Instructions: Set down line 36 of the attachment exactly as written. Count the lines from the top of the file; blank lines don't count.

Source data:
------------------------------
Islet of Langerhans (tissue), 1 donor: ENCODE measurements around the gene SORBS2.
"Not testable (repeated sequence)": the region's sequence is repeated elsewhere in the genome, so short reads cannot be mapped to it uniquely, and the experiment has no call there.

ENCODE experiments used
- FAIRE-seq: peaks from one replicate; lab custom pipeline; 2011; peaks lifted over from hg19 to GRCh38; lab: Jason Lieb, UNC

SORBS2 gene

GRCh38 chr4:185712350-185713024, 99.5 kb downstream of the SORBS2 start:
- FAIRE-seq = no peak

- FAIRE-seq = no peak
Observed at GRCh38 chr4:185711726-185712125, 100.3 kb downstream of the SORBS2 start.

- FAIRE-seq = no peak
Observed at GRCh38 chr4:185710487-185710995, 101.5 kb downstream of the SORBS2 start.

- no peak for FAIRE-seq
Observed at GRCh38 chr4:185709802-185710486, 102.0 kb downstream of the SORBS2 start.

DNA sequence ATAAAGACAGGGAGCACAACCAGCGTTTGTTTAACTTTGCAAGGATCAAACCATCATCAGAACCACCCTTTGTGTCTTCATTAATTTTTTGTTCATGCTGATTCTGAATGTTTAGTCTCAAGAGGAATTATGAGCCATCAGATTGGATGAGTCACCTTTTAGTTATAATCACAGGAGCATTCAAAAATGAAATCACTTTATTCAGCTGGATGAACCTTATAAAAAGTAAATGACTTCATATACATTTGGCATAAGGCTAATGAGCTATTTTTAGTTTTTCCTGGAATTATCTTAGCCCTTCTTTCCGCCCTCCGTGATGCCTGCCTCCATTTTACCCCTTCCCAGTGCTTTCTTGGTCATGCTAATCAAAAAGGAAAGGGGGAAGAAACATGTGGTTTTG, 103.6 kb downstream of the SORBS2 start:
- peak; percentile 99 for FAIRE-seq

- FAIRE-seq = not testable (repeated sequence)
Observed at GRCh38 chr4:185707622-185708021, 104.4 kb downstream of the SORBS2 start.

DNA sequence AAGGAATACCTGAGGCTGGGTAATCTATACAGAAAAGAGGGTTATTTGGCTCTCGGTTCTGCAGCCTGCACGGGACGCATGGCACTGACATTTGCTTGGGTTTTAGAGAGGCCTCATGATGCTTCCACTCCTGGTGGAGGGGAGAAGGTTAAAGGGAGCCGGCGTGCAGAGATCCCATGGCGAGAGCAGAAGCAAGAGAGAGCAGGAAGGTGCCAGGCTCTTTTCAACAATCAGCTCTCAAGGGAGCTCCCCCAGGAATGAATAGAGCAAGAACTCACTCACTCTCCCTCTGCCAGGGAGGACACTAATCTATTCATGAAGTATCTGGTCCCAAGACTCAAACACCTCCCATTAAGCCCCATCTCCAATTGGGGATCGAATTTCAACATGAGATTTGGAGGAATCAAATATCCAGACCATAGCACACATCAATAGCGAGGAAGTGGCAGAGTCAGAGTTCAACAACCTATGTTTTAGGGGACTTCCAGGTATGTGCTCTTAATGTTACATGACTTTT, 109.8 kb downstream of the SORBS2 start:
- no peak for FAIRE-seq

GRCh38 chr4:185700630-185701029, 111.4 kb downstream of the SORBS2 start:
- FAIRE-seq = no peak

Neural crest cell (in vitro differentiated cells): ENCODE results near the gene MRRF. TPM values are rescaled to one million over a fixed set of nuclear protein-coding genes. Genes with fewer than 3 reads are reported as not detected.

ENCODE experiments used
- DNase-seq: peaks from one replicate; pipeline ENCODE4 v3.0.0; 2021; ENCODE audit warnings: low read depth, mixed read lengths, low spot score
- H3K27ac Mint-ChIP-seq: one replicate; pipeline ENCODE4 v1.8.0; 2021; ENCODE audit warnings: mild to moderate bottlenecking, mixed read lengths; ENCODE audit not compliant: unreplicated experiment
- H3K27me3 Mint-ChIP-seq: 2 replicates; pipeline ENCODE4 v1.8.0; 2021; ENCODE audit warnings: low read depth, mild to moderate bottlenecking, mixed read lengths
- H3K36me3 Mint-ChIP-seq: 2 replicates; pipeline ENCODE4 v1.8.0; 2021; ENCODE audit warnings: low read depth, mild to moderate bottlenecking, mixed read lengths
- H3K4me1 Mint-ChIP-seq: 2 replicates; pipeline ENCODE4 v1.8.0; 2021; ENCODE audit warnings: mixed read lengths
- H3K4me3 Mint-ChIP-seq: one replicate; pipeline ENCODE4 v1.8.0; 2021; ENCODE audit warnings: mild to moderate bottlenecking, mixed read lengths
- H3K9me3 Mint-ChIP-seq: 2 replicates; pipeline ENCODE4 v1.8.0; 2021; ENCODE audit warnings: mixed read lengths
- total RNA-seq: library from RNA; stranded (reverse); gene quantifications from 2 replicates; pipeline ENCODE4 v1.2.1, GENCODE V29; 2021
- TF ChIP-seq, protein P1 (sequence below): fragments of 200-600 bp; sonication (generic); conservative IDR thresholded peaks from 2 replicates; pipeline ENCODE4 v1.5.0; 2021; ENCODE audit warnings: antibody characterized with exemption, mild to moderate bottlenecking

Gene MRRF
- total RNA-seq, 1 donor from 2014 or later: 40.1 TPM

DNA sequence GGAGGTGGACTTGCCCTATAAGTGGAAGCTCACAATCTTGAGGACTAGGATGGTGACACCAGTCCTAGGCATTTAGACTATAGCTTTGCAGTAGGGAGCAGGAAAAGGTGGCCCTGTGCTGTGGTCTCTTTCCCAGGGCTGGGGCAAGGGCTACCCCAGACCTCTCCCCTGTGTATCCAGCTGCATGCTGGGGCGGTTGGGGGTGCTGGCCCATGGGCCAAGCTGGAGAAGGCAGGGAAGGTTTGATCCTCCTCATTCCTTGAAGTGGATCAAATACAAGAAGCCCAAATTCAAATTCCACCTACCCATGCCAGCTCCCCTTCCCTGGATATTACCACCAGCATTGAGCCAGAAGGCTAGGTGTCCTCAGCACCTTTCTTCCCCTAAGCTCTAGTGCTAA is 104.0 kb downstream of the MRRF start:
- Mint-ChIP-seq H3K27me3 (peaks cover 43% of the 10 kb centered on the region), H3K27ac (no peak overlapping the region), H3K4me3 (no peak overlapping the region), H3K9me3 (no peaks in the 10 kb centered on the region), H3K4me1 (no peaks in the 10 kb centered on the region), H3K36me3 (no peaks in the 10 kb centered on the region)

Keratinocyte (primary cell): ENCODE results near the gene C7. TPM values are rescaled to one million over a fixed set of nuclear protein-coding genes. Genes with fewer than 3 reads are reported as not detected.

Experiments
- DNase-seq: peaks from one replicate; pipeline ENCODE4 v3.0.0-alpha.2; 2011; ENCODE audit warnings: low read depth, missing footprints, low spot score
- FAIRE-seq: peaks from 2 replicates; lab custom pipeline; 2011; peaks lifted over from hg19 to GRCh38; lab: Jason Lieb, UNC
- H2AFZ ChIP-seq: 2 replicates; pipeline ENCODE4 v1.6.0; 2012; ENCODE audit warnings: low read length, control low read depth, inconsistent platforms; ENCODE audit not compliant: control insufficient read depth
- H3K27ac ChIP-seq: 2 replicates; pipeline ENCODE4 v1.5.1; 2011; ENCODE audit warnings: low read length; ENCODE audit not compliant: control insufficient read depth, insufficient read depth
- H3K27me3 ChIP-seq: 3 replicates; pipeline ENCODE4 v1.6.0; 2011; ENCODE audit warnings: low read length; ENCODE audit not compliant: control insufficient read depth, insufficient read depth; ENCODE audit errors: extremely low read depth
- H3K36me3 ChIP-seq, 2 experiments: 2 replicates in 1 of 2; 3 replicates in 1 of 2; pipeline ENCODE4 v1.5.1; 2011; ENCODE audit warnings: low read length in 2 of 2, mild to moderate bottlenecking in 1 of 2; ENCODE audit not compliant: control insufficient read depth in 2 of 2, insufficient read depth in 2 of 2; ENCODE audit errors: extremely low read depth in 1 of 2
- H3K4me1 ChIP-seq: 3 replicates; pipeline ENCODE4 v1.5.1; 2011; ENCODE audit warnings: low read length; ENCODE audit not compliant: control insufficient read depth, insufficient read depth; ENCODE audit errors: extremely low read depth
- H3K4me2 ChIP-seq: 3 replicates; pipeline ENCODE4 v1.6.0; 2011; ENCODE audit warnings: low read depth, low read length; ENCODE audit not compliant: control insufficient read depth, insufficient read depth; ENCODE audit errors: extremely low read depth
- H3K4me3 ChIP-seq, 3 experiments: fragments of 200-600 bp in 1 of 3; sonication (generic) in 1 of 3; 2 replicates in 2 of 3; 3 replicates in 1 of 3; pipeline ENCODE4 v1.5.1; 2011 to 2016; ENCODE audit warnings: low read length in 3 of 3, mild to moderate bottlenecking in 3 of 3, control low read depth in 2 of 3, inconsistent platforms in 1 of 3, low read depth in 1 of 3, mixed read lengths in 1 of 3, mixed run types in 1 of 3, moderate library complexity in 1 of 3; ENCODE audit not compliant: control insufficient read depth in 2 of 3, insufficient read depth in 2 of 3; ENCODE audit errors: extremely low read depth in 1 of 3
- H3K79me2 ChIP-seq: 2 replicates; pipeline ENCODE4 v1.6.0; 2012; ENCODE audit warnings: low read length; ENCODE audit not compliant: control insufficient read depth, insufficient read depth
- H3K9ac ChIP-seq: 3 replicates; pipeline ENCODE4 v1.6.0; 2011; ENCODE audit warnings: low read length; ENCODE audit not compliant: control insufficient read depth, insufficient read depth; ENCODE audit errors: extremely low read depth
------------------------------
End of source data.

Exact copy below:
- Mint-ChIP-seq H3K27me3 (peaks cover 43% of the 10 kb centered on the region), H3K27ac (no peak overlapping the region), H3K4me3 (no peak overlapping the region), H3K9me3 (no peaks in the 10 kb centered on the region), H3K4me1 (no peaks in the 10 kb centered on the region), H3K36me3 (no peaks in the 10 kb centered on the region)